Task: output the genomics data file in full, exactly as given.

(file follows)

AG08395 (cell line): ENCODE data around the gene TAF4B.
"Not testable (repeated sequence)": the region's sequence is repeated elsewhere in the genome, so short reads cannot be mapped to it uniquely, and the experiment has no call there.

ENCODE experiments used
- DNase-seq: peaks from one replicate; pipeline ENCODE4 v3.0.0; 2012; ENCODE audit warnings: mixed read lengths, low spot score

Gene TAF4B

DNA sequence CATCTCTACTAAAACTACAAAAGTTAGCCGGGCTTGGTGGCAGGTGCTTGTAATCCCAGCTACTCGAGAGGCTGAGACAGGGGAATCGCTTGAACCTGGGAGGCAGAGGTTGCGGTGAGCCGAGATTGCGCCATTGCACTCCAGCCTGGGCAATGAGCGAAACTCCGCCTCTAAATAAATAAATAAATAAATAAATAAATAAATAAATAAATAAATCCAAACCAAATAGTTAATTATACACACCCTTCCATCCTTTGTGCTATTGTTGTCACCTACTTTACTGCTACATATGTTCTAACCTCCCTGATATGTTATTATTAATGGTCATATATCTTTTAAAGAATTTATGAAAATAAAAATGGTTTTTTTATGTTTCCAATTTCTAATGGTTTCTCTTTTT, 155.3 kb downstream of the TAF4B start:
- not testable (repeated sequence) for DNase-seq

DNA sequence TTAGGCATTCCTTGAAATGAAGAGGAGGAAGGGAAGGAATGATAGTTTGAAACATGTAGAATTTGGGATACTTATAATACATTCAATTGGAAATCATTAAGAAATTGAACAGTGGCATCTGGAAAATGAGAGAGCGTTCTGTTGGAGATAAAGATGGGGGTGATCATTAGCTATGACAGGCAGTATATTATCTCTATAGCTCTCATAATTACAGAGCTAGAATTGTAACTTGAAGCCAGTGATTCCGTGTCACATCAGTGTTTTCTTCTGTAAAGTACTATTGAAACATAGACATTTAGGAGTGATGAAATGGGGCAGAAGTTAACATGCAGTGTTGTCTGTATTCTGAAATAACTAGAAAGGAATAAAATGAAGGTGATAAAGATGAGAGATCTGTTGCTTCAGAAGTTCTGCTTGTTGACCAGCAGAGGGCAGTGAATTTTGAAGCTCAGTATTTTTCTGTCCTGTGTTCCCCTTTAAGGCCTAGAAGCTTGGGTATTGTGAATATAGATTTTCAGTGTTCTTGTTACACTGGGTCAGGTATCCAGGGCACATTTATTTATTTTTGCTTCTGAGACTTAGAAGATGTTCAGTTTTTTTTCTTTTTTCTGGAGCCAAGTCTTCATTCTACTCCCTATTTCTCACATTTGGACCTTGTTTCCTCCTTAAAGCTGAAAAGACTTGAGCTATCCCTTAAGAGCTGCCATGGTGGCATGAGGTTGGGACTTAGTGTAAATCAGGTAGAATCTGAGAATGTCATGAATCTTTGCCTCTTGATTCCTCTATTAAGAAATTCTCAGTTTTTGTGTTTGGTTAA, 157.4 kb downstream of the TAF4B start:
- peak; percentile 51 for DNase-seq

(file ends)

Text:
AG08395 (cell line): ENCODE data around the gene TAF4B.
"Not testable (repeated sequence)": the region's sequence is repeated elsewhere in the genome, so short reads cannot be mapped to it uniquely, and the experiment has no call there.

ENCODE experiments used
- DNase-seq: peaks from one replicate; pipeline ENCODE4 v3.0.0; 2012; ENCODE audit warnings: mixed read lengths, low spot score

Gene TAF4B

DNA sequence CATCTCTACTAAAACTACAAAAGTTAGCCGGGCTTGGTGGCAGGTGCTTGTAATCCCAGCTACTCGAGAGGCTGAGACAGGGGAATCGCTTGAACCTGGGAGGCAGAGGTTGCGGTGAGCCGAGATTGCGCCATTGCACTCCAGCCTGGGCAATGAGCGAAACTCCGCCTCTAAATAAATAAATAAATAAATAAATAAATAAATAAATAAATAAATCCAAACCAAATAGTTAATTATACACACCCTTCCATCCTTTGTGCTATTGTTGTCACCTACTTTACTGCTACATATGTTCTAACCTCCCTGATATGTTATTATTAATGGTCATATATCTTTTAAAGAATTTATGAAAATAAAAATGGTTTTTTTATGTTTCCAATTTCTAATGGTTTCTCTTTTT, 155.3 kb downstream of the TAF4B start:
- not testable (repeated sequence) for DNase-seq

DNA sequence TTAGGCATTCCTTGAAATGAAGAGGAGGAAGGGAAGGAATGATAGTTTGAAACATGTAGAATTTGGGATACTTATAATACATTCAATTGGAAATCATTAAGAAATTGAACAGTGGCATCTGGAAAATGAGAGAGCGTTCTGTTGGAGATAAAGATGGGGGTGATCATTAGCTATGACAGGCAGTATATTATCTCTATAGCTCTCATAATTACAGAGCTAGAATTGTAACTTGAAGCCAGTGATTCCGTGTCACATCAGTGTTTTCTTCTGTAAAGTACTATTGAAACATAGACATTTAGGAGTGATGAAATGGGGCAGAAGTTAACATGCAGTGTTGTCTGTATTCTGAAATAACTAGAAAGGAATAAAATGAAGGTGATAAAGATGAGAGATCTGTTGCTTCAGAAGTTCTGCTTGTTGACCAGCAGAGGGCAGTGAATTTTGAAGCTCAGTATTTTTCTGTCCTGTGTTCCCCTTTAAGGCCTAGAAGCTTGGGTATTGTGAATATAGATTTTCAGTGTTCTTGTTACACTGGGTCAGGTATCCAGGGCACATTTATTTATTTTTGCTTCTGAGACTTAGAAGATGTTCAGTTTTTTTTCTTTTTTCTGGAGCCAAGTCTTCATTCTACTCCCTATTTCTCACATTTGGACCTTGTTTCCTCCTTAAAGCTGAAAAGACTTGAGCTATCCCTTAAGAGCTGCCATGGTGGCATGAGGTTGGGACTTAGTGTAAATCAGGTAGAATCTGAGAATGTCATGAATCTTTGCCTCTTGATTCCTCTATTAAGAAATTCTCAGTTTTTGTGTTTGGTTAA, 157.4 kb downstream of the TAF4B start:
- peak; percentile 51 for DNase-seq